I’ve learned a lot from my experience writing this column, both writing it and processing the wide range of responses it received. The fact that it spurred a dialogue we are continuing today is a good thing as we figure out how to move forward and navigate a landscape that is changing dramatically as food journalists show that our stories can grapple with far more than what is simply on the plate. And I strongly support the kind of investigative reporting we’ve recently seen to expose sexual misconduct in the restaurant industry and beyond that has helped fuel the #MeToo movement. And please make no mistake: under no circumstances would I or my colleagues at the Inquirer look past such allegations and proceed with a review or other feature without first doing some serious reporting to get to the truth.

These instances have been exceedingly rare locally to date, and my column was written in some respects from a hypothetical perspective because I personally have never yet been confronted with evidence of sexual misconduct about a chef or a restaurateur I was preparing to cover. The thrust of my column was not at all an argument to avoid including such details in a review — I absolutely would have if they were well reported.

My essay was more targeted to the challenges food critics face as they filter through the vast gray area of hearsay information that is not yet risen to the level of reported certainty. It was also a call for concern that we proceed to cover this issue aggressively, that we maintain clear and high journalistic standards as we move forward so that our coverage remains fair, consistent, well-reported, and independent. Recent directives from the [James] Beard Foundation to its judges referred simply to “concerns” as well as statements of a “no shit-head rule” from Bon Appétit are obviously well-meaning, but they also left me alarmed that these standards are in danger of eroding the squishy and vague guidelines for no coverage, tempered praise, or negative coverage based on casual personality judgements or rumors that can lead to a potentially dangerous slippery slope — one that could easily erode the credibility of professional independence many food critics have carefully strived to maintain by appealing to old-school ethical standards like insisting on paying for our food, striving for anonymity and to, as a result, maintain a delivered distance from the people we cover in order to deliver reviews based on the critic’s real experience in a restaurant’s performance. This is not to say I believe the “character” of individuals doesn’t matter — it certainly does when it effects the culture of a restaurant.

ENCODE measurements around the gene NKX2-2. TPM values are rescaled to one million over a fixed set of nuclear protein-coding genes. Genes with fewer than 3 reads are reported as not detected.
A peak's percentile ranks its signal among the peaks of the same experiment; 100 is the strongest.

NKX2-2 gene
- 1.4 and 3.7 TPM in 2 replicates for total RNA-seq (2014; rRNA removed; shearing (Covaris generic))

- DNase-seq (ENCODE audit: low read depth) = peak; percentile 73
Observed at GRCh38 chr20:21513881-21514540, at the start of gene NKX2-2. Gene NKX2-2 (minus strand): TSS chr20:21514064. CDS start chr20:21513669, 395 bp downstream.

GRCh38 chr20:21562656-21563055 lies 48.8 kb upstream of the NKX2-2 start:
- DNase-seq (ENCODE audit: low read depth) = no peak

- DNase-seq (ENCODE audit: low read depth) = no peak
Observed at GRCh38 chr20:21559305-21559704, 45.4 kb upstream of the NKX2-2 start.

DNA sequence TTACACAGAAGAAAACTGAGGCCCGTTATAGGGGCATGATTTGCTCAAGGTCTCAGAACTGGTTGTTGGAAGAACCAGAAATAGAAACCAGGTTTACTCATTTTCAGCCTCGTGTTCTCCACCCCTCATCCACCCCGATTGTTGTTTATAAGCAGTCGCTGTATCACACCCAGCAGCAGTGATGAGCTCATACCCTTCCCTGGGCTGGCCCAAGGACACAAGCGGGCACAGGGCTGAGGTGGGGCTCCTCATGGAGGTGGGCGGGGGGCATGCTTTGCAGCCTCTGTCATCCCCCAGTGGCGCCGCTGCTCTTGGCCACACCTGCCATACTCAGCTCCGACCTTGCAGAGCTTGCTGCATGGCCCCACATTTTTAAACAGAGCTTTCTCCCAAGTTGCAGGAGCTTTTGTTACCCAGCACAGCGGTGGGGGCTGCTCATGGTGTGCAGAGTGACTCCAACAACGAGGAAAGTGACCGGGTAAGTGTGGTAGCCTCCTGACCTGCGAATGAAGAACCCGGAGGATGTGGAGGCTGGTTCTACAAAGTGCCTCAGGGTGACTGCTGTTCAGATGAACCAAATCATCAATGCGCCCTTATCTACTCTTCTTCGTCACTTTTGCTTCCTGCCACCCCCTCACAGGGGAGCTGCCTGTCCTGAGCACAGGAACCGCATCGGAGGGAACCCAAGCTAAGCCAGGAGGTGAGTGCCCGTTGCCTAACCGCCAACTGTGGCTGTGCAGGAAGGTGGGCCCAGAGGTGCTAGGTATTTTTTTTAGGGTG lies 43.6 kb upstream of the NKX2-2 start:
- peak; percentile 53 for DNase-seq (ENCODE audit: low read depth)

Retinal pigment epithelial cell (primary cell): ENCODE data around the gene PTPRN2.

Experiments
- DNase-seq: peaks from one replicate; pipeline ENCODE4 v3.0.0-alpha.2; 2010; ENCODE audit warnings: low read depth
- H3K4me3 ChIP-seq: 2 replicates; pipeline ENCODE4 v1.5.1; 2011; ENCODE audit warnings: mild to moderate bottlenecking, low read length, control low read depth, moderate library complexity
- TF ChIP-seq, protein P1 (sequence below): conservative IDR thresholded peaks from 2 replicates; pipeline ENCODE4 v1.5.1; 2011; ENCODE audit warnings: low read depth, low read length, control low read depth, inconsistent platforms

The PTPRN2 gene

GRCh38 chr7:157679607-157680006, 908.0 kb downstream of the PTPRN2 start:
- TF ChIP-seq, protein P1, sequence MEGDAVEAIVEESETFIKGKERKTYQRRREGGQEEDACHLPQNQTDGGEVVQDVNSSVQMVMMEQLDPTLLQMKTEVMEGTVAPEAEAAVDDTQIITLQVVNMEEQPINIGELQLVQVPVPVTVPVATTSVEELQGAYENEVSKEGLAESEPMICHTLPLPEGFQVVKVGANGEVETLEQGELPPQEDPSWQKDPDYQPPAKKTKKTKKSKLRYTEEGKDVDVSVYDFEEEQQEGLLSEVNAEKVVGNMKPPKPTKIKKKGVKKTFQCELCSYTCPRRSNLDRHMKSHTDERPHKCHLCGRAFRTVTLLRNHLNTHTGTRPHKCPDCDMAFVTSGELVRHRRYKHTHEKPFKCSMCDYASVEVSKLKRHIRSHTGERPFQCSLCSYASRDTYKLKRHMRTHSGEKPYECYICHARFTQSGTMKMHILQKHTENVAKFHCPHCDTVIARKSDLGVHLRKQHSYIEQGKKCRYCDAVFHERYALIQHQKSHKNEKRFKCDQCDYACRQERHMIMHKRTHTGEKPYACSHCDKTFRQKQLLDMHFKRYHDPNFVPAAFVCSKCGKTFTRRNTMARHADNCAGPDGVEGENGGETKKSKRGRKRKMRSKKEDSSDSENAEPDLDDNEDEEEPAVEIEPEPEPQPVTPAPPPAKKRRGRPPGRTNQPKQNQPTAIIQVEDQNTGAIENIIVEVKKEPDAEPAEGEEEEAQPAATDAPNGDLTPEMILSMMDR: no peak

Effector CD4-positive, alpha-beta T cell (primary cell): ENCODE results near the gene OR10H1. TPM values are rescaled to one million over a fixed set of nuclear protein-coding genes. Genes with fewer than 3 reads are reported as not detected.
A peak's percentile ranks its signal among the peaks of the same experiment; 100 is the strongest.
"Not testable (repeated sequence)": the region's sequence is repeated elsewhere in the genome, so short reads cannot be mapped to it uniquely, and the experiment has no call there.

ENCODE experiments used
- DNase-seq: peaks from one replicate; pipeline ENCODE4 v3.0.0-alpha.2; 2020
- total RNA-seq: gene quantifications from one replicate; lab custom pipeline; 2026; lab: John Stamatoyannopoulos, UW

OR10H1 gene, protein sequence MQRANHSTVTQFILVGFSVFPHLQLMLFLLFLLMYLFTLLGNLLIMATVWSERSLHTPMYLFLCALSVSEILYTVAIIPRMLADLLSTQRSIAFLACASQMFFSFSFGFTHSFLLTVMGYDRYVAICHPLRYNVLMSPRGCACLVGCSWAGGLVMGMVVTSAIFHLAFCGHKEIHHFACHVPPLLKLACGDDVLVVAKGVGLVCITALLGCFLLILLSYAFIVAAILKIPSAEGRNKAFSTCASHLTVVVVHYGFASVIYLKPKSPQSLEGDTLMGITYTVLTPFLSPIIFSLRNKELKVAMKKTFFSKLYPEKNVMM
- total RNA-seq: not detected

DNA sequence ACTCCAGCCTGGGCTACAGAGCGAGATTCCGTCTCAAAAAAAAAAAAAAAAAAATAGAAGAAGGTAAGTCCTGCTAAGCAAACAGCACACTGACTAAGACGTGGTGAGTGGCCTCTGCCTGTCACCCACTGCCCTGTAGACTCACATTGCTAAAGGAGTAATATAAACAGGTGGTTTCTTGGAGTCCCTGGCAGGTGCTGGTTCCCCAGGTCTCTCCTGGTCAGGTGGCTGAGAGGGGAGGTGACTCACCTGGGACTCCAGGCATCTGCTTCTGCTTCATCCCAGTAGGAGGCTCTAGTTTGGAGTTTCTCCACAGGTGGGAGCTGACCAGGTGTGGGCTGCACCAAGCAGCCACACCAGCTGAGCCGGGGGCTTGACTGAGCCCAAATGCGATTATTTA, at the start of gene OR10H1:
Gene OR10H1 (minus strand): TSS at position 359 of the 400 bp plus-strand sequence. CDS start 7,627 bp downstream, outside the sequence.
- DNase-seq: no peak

Though critics should beware of making promises to readers that we cannot keep — like the notion that we can constantly vet restaurants for good behavior as a prerequisite for coverage — what I can promise is that we at the Inquirer will attack new revelations with vigor.

These were my first impressions as accusations landed quite recently in Philadelphia, too, with the allegations regarding Chris Painter of [Wm. Mulherin’s Sons] — a moment of surprise, and a call to get to work as a team. Kudos to Philly Mag for what was a well-reported piece. I will surely have to grapple with a whole new set of questions beyond the pizzas and pastas the next time Mulherin’s comes up in a review setting. I will be looking very closely at how this restaurant as a whole handles the situation as I weigh where Mulherin’s sits in the city’s restaurant landscape.

Until I get to that moment, I’ll continue to watch and learn from the examples of talented counterparts around the country. Allison Cook in Houston and Jonathan Gold in Los Angeles have already gone with their reviews of restaurants touched by scandal and one of their overarching messages was one that resonates with me: The issues must be aired to the public, but restaurants are also complex organisms and their experiences are often the sum of many talented and blameless employees. Should their work also be considered despite the ugly actions of certain individuals? My instincts say yes.

Near the end of the statement, an audience member interrupted Eichel. “So is he just going to take over the whole panel from [afar]? What is happening? I want to hear from them,” a woman calls out.

The tone of LaBan’s statement does not differ substantially from that of his original column, except for the fact that the Mulherin’s allegations had not yet been publicly reported.

The Discussion